Many Monell scientists conduct studies with animals and need to characterize their chemosensory phenotypes. They will benefit from the Phenotyping Core in the following ways. 1) This Core will provide a centralized resource of equipment and supplies that will receive dedicated support and regular maintenance. The Core will also centralize labor-intensive tasks, such as making equipment for preference tests. Studies will be designed and/or conducted by Core personnel with specialized expertise in phenotyping techniques. This will be more efficient than replicating these techniques and personnel in individual laboratories. Regular use and service will ensure that equipment is always operational and available for experimentation. 2) The Core will provide access to equipment and facilities (e.g., LabMaster, surgical facility) that are not practical to maintain in individual laboratories. The Core will offer a range of services and experimental designs that are not available in individual laboratories. 3) Scientists with no experience in animal phenotyping will receive training and will have access to equipment and expertise of the Core. This will facilitate their research and help them to collect preliminary data for grant applications. 4) This Research Core will be an integral component of the Core Center. Interactions between the Phenotyping Core and other Research Cores will facilitate collaborative and interdisciplinary studies that are often not feasible for individual laboratories. For example, the Phenotyping and Histology Cores will be used to characterize genetically engineered mice generated from constructs produced using the Molecular Biology Core. In forward genetics studies, the same animals will be examined using the Phenotyping and Genotyping Cores, and the data obtained will be used for chromosomal mapping studies. We estimate that 9 of the 13 R01 grants in our Research Base will use services provided by this Core at moderate to extensive levels. We also expect that 11 current faculty research groups at Monell will use the services provided by this Core. As a result, the Phenotyping Core will improve the efficiency and quality of animal model studies at the Center, accelerate existing NIDCD-funded projects, and advance translation of the results into benefits for public health.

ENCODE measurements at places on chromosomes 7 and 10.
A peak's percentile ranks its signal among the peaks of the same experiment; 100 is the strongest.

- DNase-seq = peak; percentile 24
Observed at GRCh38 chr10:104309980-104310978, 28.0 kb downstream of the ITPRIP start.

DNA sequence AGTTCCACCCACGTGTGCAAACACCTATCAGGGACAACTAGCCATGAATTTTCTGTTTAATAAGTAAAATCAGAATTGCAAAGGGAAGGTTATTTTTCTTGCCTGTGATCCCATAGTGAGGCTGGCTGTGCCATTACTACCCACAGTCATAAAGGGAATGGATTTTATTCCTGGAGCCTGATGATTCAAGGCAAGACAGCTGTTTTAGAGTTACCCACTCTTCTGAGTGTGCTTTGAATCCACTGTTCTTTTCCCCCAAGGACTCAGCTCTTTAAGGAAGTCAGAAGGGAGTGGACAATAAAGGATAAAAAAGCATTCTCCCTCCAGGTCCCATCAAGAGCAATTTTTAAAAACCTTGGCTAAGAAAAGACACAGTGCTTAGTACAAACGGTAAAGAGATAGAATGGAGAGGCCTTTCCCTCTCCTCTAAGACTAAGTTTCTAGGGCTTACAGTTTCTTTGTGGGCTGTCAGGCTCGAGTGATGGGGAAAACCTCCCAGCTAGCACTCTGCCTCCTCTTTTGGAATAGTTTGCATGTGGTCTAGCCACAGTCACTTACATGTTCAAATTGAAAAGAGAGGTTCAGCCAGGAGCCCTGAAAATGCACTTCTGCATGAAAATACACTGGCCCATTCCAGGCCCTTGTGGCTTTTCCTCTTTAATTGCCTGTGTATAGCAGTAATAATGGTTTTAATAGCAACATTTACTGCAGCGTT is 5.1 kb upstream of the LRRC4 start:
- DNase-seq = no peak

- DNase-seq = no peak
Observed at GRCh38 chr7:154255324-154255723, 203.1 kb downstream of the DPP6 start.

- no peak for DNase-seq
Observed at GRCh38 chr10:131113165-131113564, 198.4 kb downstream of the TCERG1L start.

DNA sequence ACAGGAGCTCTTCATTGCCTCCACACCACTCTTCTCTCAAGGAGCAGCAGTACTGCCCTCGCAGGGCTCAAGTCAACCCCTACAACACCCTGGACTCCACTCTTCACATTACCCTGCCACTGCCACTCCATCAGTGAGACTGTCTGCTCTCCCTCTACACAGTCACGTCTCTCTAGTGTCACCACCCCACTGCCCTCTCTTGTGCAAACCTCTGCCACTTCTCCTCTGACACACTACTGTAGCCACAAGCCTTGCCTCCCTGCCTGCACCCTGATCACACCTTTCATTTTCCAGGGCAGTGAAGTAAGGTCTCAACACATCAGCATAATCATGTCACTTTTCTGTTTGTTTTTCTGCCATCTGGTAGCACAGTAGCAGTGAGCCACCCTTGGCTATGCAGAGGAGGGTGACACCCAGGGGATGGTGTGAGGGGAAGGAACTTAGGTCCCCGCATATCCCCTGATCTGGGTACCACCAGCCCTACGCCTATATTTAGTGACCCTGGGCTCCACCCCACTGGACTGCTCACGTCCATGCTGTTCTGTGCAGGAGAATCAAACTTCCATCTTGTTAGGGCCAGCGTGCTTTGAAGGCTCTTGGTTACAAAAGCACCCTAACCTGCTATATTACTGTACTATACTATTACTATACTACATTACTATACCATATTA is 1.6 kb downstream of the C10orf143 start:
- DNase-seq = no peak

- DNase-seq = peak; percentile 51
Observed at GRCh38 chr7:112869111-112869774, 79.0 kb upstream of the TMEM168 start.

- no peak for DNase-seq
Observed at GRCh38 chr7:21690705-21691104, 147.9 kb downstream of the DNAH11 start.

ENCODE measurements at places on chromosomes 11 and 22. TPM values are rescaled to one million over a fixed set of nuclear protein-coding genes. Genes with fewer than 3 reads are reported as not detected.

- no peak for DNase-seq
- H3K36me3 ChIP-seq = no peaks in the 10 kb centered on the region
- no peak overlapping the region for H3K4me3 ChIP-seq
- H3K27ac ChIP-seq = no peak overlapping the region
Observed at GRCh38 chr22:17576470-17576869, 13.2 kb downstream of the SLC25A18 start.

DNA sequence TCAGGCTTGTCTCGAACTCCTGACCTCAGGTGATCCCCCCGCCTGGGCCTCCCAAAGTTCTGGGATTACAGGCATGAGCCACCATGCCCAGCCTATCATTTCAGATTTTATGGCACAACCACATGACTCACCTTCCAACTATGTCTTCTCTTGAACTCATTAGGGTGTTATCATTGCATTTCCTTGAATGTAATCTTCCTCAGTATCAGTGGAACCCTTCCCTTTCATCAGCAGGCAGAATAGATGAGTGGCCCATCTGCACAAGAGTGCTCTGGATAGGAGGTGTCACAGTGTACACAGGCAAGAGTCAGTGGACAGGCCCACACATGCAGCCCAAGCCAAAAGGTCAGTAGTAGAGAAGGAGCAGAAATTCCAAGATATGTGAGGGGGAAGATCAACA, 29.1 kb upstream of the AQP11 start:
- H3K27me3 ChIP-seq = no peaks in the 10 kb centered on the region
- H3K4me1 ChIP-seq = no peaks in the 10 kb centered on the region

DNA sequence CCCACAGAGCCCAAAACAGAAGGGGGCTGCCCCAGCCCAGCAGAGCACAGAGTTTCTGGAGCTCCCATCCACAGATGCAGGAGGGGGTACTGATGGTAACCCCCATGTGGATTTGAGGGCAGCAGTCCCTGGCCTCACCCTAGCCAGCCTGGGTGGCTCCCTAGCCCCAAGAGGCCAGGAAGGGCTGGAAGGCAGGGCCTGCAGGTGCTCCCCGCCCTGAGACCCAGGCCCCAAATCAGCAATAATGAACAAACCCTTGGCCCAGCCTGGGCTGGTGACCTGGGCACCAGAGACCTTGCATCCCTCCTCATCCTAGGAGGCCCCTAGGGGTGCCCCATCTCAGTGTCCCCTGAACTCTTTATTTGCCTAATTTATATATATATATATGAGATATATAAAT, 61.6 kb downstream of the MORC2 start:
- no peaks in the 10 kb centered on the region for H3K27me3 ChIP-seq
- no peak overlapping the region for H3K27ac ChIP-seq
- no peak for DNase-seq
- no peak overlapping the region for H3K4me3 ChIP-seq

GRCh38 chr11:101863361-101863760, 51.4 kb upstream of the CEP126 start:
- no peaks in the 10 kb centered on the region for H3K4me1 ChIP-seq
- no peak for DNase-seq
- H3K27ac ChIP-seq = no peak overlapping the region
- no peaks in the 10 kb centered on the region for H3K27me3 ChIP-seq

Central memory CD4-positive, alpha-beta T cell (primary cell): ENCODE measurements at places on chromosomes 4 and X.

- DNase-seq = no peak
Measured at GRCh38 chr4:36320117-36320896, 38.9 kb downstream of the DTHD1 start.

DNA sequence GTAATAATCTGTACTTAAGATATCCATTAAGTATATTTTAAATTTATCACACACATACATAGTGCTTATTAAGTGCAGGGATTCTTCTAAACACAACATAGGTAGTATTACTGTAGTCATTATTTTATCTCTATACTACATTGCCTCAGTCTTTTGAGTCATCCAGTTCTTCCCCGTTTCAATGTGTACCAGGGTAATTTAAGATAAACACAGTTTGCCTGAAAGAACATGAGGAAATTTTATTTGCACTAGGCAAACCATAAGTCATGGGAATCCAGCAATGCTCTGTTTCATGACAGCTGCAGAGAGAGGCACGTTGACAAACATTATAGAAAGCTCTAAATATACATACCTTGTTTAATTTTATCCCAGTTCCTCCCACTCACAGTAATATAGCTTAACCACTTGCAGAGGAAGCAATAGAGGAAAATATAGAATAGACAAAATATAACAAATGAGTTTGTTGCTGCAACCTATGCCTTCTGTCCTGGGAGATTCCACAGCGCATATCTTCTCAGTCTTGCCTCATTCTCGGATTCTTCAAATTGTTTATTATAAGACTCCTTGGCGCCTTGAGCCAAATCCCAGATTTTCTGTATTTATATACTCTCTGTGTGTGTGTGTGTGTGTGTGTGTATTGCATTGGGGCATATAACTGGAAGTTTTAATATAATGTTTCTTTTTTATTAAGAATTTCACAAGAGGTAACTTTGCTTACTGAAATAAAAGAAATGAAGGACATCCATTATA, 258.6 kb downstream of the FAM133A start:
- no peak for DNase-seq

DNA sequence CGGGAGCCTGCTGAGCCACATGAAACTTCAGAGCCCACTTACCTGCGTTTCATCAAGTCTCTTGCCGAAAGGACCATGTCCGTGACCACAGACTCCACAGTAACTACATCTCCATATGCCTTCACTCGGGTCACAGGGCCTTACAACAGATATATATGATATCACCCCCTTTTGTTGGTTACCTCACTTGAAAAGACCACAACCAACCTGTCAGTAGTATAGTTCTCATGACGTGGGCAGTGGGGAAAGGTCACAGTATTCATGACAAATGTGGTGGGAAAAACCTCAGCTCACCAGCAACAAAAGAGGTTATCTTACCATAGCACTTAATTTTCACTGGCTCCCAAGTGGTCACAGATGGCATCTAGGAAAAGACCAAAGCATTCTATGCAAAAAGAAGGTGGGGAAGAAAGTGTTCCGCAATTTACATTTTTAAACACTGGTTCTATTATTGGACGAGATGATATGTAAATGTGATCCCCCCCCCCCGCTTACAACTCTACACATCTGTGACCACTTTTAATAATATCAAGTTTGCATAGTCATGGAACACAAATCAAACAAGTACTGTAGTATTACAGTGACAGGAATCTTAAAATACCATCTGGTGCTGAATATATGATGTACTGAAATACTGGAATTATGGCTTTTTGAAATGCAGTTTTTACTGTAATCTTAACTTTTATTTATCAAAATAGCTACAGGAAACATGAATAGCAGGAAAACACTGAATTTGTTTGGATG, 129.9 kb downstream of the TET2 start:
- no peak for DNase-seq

Agency
National Institute of Health (NIH)
Institute
National Institute on Deafness and Other Communication Disorders (NIDCD)
Type
Center Core Grants (P30)
Project #
5P30DC011735-03
Application #
8640719
Study Section
Special Emphasis Panel (ZDC1-SRB-Q)
Project Start
Project End
Budget Start
2013-07-01
Budget End
2014-06-30
Support Year
3
Fiscal Year
2013
Total Cost
$128,944
Indirect Cost
$36,923
Name
Monell Chemical Senses Center
Department
Type
DUNS #
088812565
City
Philadelphia
State
PA
Country
United States
Zip Code
19104
Freund, Jenna R; Mansfield, Corrine J; Doghramji, Laurel J et al. (2018) Activation of airway epithelial bitter taste receptors by Pseudomonas aeruginosa quinolones modulates calcium, cyclic-AMP, and nitric oxide signaling. J Biol Chem 293:9824-9840
Feng, Pu; Chai, Jinghua; Yi, Huilan et al. (2018) Aggravated gut inflammation in mice lacking the taste signaling protein ?-gustducin. Brain Behav Immun 71:23-27
Qin, Yumei; Sukumaran, Sunil K; Jyotaki, Masafumi et al. (2018) Gli3 is a negative regulator of Tas1r3-expressing taste cells. PLoS Genet 14:e1007058
Lei, Weiwei; Ren, Wenwen; Ohmoto, Makoto et al. (2018) Activation of intestinal tuft cell-expressed Sucnr1 triggers type 2 immunity in the mouse small intestine. Proc Natl Acad Sci U S A 115:5552-5557
Chang, Eugene H; Willis, Amanda L; McCrary, Hilary C et al. (2017) Association between the CDHR3 rs6967330 risk allele and chronic rhinosinusitis. J Allergy Clin Immunol 139:1990-1992.e2
Sukumaran, Sunil K; Lewandowski, Brian C; Qin, Yumei et al. (2017) Whole transcriptome profiling of taste bud cells. Sci Rep 7:7595
Lipchock, Sarah V; Spielman, Andrew I; Mennella, Julie A et al. (2017) Caffeine Bitterness is Related to Daily Caffeine Intake and Bitter Receptor mRNA Abundance in Human Taste Tissue. Perception 46:245-256
Hariri, Benjamin M; McMahon, Derek B; Chen, Bei et al. (2017) Flavones modulate respiratory epithelial innate immunity: Anti-inflammatory effects and activation of the T2R14 receptor. J Biol Chem 292:8484-8497
Tordoff, Michael G; Pearson, Jordan A; Ellis, Hillary T et al. (2017) Does eating good-tasting food influence body weight? Physiol Behav 170:27-31
Tomassini Barbarossa, Iole; Ozdener, M Hakan; Melania et al. (2017) Variant in a common odorant-binding protein gene is associated with bitter sensitivity in people. Behav Brain Res 329:200-204

Showing the most recent 10 out of 83 publications